Less than a year after the acclaimed Ghost Rock, NOMO have completed its
spirited sister album recorded during the Ghost Rock sessions and tours.
Invisible Cities is informed by their ceaseless travelling, and visits to
places both real and unreal. The sonic empire of NOMO is expanding; busting
up genres and musical borders with astonishing results. With a theme stolen
from Italian novelist Italo Calvino, each tune on Invisible Cities is a
little world of its own, dense with rhythm and timbre. Hot horns blaze
through intersecting lines, heavy percussion drives the band down winding
streets, the bass rumbles in some subterranean corridor. The sounds come from far reaching points, not from a fixed place on a globe, but from an area of the human spirit; one that is joyous, open and in motion.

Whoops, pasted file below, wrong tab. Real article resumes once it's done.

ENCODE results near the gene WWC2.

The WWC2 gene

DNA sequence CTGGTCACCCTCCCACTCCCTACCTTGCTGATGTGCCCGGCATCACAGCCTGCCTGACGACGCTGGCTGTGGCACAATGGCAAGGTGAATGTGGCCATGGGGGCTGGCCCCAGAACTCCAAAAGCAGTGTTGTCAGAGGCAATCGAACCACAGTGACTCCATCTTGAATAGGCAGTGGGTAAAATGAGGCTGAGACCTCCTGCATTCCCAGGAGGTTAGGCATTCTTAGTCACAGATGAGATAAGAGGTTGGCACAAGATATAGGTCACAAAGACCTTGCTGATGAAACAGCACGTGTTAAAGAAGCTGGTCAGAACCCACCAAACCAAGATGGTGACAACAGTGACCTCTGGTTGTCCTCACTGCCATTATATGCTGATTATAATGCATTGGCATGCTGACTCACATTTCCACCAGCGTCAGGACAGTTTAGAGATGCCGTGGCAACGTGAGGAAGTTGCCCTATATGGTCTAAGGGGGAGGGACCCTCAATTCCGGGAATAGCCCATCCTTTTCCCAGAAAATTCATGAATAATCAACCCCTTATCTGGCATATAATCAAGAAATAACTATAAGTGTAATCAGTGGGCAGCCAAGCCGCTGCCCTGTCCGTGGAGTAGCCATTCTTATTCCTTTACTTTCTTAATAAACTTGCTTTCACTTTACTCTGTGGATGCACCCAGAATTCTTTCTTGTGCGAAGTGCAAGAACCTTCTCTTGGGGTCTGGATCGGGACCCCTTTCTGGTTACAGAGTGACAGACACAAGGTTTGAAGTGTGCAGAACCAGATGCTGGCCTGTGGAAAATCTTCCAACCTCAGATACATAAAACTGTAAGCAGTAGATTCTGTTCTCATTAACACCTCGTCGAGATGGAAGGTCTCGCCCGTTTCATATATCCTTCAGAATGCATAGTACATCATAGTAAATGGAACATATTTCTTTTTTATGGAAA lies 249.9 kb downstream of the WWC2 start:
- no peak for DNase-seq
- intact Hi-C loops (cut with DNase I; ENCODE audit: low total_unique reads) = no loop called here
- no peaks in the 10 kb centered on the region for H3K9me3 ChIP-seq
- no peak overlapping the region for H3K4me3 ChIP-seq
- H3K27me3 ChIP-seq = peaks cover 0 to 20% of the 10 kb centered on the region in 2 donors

Like Ghost Rock, Invisible Cities reaches into new places both sonically and
emotionally, and pulls up some real bangers: The title tracks horns are
drenched in Echoplex and its driving beat is straight from the swamp. “Bumbo”, Moondogs best tune, gets a NOMO island makeover, with a set of antique fire extinguishers clanging away in a 21st century steel drum style. “Crescent” is a shimmering silver stream of electric kalimbas, with handclaps and bamboo flutes giving the tune a more delicate feel than NOMO has offered up on previous albums. Giving “Elijah” a listen, its immediately apparent that this is stirring spiritual jazz of a higher order; the tune was written as a lament for one of bandleader Elliot Bergmans childhood friends. Warren Defevers immaculate production work creates a space where the music can grow, develop, layer on top of itself, and reveal this band in artful new ways.